WHOA, THAT wasn't expected

Leaning my head back against the seat, I sighed and thought about what Gabby had told me.

Something really, really wierd was going on.

Slumping down next to the window, I drifted into a listless sleep, managing not to have any more creepy visions or disturbing nightmares.

Sometime the next morning I opened my eyes to find that in the night the bus had left the barren landscape and was now rumbling through a city.

"We will be making our last stop here for several days," Beth droned over the intercom. "The bus will be parked in front of the Retro Diner Stop, and will be departing at three. Make sure to be on board by then or the bus will leave without you."

Several minutes later I walked into the diner, followed by a few other people who had been on the bus. The diner was crowded, but I found a seat at a counter beside a brightly-dressed hippie-looking woman and ordered a soda. Then I stared out the window with my head in my hands until I saw the woman looking at me intently.

"Yes?" I demanded, feeling somewhat annoyed. I had never like being stared at.

The woman gently touched the tips of her fingers to her temples and said, in a thick accent, "Dzu are not of ze normal clan, are dzu?"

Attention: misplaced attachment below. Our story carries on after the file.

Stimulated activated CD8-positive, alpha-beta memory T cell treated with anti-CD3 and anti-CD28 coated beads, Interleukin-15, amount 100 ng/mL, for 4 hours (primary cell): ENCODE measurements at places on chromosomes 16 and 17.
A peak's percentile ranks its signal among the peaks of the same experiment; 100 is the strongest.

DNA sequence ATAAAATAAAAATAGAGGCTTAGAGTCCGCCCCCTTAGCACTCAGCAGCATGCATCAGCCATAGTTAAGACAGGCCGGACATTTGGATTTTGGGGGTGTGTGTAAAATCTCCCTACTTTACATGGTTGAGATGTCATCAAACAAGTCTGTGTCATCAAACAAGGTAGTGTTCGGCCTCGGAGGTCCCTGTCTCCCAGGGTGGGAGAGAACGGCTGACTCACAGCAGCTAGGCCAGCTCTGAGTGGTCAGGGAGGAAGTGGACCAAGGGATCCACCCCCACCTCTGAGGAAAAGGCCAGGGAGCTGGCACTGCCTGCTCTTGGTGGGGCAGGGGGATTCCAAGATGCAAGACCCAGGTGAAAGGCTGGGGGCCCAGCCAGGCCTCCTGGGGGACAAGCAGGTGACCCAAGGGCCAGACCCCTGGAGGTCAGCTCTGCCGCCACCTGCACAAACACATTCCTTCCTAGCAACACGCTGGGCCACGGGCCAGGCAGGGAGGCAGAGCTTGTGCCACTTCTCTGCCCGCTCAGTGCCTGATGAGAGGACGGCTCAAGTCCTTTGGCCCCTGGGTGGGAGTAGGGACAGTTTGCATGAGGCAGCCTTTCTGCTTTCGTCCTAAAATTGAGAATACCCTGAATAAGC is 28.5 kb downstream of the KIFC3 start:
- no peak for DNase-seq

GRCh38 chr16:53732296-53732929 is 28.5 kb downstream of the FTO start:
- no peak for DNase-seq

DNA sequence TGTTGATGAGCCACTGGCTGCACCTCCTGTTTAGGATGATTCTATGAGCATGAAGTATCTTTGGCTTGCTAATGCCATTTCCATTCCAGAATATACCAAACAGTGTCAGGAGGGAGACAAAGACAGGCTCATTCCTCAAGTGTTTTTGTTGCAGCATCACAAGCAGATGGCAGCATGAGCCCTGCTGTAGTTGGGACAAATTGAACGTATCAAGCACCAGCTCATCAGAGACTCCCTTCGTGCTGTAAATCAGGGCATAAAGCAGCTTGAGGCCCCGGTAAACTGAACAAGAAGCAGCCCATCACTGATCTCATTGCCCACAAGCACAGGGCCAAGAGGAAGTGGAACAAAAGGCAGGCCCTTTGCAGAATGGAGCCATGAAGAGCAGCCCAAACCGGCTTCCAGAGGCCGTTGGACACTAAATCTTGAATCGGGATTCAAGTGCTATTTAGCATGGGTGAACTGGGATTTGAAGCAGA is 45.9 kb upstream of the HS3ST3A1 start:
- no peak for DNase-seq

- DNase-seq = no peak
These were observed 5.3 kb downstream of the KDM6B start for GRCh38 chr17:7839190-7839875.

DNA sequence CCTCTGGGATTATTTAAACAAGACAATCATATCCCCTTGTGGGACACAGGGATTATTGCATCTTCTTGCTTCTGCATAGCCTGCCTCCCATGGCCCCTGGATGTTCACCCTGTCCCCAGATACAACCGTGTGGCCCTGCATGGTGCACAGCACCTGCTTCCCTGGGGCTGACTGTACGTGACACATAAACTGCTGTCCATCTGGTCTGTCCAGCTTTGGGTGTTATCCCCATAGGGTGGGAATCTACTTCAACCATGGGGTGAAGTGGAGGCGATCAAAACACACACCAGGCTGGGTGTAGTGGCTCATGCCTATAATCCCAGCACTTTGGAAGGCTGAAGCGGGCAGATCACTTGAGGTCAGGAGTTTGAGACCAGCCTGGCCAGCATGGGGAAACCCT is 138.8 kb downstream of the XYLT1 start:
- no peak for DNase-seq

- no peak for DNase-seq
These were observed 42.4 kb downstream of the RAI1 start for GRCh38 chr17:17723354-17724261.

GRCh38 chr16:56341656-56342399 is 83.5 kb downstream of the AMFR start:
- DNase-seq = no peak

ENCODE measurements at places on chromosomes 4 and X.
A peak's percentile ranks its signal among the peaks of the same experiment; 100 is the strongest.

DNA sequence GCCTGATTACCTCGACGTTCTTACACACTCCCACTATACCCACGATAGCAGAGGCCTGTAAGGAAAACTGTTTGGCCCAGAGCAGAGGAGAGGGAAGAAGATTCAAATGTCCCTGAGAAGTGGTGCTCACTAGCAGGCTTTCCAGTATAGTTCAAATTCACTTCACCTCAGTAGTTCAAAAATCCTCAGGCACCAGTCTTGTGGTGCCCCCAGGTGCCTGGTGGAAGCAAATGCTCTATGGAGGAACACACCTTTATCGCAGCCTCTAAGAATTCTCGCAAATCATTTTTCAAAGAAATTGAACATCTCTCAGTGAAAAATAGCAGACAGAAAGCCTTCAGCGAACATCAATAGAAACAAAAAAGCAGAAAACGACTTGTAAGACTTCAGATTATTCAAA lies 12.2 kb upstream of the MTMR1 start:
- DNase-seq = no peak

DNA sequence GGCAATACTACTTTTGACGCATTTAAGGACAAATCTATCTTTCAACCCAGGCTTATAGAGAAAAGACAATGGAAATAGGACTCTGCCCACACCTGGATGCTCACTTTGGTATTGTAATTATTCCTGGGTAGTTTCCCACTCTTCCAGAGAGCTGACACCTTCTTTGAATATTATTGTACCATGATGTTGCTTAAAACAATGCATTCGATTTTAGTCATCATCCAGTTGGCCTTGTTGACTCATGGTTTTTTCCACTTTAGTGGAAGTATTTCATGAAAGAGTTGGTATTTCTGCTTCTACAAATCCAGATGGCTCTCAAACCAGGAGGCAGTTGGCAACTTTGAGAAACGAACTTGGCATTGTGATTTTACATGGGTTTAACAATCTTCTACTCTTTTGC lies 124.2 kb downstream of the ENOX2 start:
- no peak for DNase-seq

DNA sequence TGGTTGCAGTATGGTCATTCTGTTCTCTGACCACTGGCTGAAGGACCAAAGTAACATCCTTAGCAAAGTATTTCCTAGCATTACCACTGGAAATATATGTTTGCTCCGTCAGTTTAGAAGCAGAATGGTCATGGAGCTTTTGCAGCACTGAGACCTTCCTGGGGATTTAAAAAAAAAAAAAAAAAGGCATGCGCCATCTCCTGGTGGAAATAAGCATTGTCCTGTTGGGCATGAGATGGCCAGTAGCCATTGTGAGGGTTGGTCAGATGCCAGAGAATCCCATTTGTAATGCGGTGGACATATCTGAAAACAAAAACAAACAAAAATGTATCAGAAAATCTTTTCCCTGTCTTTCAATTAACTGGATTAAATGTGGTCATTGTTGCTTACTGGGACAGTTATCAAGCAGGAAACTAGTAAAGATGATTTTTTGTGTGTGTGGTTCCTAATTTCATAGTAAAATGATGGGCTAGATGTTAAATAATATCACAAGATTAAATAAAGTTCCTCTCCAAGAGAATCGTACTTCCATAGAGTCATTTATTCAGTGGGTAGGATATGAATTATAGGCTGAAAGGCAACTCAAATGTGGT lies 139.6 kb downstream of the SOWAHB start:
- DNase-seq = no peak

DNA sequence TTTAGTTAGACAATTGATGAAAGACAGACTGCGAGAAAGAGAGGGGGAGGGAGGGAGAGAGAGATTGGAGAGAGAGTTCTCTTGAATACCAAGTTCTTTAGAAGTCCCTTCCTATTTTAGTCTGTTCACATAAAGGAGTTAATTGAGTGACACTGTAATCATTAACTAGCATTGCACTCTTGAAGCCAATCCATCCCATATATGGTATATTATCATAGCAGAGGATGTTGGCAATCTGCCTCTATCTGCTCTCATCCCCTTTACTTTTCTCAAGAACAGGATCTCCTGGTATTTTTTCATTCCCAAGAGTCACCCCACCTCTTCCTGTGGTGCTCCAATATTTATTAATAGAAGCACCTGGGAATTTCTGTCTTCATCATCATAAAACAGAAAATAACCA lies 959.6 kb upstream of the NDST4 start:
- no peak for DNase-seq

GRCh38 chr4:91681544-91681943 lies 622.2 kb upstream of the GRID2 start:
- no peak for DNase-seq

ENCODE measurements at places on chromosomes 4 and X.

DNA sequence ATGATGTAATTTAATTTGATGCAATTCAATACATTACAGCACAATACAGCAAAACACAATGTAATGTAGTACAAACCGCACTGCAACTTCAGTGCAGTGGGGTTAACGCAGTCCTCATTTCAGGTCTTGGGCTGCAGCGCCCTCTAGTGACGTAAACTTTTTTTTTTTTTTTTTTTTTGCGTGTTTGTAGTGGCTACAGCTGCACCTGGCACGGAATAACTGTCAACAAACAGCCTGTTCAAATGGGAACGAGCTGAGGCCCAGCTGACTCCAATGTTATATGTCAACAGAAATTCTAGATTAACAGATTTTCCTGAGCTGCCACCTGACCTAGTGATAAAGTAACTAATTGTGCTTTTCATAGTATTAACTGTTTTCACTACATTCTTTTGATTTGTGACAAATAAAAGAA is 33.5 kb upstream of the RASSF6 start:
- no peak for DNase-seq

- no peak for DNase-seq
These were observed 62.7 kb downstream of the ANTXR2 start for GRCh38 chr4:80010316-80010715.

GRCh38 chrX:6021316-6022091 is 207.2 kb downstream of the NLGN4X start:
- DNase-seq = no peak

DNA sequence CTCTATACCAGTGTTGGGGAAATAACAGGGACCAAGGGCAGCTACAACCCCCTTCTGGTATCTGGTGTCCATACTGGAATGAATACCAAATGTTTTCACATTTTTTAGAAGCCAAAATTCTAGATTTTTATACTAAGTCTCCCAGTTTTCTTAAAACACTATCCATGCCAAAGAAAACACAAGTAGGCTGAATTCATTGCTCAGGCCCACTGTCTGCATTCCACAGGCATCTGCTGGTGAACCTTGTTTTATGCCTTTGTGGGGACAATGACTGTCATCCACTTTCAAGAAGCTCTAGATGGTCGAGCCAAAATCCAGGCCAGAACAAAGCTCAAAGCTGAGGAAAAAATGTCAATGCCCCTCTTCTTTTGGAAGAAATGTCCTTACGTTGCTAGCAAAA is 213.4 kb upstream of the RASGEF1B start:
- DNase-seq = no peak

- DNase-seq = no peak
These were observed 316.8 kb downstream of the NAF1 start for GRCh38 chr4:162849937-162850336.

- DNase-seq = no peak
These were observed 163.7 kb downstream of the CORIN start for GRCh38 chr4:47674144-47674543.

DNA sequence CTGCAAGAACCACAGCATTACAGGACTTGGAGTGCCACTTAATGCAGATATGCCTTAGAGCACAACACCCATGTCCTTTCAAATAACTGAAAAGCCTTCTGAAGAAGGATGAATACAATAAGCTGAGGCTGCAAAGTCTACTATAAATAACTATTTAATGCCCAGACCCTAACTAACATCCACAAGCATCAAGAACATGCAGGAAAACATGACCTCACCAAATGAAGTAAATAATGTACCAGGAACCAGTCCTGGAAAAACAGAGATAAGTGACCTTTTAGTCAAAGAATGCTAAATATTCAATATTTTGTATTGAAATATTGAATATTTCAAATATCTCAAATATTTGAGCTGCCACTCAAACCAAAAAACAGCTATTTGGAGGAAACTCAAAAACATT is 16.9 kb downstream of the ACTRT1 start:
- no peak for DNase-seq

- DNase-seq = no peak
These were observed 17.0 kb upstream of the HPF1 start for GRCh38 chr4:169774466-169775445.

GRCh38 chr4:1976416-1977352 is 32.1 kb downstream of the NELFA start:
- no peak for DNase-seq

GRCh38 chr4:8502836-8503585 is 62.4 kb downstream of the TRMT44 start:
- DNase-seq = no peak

"Excuse me?"

"Ze normal...people. Dzu can see ze spirits, can ze?"

"Umm..." I swallowed hard. "Actually..."

The woman smiled. "I am Zazila. I read minds. I understand that dzu are lost and confused, aren't dzu? Dzu has ze gift, but dzu does not understand it."

I nodded.

She grinned, and I noticed that most of her teeth were black. "I haz be sent a mesage from ze spirits as well, to watch for dzu here. I has something for dzu."

She reached behind her and pulled out a small cardboard box, about two feet long and six inches high. "Dzu get back on ze bus before dzu opens this, alright?"

When I took the box from her a shiver went up my spine, almost as if someone was pointing a gun into my face. "I don't take things from strangers," I told her almost harshly, shoving the box back at her.

She gave me a sly grin. "Don't worry, it will come for you."

A few hours later, after a walk in the park, I climbed back onto the bus and clambered down the aisle. I leaned over, preparing to sink back into my seat, when something caught my eye.

It was the box.

Muttering in annoyance, I carefully opened the lid and drew in my breath. From inside the box, something began to cry.

It was a human baby, maybe about a month old.

The End

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